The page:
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Plant Cell Environ. 2012 Jul;35(7):1329-43. doi: 10.1111/j.1365-3040.2012.02492.x. Epub 2012 Mar 8.

Ornithine-delta-aminotransferase and proline dehydrogenase genes play a role in non-host disease resistance by regulating pyrroline-5-carboxylate metabolism-induced hypersensitive response.

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1
Plant Biology Division, The Samuel Roberts Noble Foundation, 2510 Sam Noble Pkwy., Ardmore, Oklahoma 73402, USA.

Abstract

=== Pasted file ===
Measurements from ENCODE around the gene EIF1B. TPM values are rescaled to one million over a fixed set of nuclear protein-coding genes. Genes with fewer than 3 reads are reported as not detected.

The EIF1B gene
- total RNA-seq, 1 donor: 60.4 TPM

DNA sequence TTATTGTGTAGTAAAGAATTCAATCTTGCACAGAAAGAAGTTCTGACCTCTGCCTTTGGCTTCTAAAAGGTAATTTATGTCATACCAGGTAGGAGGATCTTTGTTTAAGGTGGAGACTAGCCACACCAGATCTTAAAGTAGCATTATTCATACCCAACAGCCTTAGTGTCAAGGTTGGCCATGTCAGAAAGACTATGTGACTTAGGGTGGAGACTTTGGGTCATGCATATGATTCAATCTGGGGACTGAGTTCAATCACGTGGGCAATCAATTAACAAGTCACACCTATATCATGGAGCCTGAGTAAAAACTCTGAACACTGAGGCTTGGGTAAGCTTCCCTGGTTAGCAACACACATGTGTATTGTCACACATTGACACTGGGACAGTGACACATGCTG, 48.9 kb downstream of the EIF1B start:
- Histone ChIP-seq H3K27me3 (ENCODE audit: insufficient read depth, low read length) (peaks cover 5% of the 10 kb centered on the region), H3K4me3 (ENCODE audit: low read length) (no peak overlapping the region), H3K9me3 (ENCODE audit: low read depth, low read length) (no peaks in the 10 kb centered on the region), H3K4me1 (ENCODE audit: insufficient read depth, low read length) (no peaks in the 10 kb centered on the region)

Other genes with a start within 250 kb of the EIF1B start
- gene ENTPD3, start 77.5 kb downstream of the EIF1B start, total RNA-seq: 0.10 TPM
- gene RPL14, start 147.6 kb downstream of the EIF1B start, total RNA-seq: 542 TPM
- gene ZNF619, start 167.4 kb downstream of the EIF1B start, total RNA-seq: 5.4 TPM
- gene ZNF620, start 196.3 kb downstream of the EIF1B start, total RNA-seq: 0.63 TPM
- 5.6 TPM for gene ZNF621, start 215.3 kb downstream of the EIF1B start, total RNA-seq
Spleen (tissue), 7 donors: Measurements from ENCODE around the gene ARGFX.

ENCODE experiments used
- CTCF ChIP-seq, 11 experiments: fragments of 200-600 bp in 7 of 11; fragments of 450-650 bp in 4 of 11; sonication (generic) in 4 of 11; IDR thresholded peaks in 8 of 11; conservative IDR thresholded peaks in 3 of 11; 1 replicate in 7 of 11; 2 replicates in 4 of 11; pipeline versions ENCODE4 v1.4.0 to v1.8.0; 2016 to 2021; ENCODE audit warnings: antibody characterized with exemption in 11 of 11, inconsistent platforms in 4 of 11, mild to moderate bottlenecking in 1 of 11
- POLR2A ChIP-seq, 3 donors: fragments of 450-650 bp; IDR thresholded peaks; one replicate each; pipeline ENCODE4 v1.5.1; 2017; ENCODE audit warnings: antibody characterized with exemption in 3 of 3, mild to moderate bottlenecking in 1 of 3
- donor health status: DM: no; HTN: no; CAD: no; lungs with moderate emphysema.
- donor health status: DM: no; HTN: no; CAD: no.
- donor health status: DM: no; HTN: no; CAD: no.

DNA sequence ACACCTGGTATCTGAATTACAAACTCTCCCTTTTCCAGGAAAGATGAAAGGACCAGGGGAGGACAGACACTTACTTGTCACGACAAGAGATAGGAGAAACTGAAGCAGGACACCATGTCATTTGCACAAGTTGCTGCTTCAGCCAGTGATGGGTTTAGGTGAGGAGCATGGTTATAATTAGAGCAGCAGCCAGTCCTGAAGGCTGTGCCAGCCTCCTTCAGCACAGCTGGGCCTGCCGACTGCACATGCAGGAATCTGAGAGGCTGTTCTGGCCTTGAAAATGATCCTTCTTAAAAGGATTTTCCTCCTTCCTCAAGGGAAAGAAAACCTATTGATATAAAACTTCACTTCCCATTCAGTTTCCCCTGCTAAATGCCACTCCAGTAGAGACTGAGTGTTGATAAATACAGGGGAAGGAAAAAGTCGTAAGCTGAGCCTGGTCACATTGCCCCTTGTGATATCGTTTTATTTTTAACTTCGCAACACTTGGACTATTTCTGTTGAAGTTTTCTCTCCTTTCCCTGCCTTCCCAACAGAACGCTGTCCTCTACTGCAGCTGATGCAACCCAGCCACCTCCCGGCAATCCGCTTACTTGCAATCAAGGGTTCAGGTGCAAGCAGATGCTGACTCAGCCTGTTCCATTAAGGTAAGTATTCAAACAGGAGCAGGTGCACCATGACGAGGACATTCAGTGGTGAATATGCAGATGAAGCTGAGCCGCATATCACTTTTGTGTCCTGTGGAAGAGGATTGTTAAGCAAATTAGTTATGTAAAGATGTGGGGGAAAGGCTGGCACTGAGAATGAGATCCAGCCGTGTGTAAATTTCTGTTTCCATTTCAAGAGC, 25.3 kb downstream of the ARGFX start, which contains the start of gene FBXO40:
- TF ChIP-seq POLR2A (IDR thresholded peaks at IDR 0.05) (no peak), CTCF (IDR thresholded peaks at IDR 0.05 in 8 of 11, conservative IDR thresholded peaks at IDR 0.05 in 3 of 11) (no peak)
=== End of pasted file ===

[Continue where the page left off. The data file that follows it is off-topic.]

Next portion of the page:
Non-host disease resistance involves the production of hypersensitive response (HR), a programmed cell death (PCD) that occurs at the site of pathogen infection. Plant mitochondrial reactive oxygen species (ROS) production and red-ox changes play a major role in regulating such cell death. Proline catabolism reactions, especially pyrroline-5-carboxylate (P5C) accumulation, are known to produce ROS and contribute to cell death. Here we studied important genes related to proline synthesis and catabolism in the defence against host and non-host strains of Pseudomonas syringae in Nicotiana benthamiana and Arabidopsis. Our results show that ornithine delta-aminotransferase (δOAT) and proline dehydrogenases (ProDH1 and ProDH2) are involved in the defence against non-host pathogens. Silencing of these genes in N. benthamiana delayed occurrence of HR and favoured non-host pathogen growth. Arabidopsis mutants for these genes compromised non-host resistance and showed a decrease in non-host pathogen-induced ROS. Some of the genes involved in proline metabolism were also induced by a pathogen-carrying avirulence gene, indicating that proline metabolism is influenced during effector-triggered immunity (ETI). Our results demonstrate that δOAT and ProDH enzyme-mediated steps produce ROS in mitochondria and regulate non-host HR, thus contributing to non-host resistance in plants.

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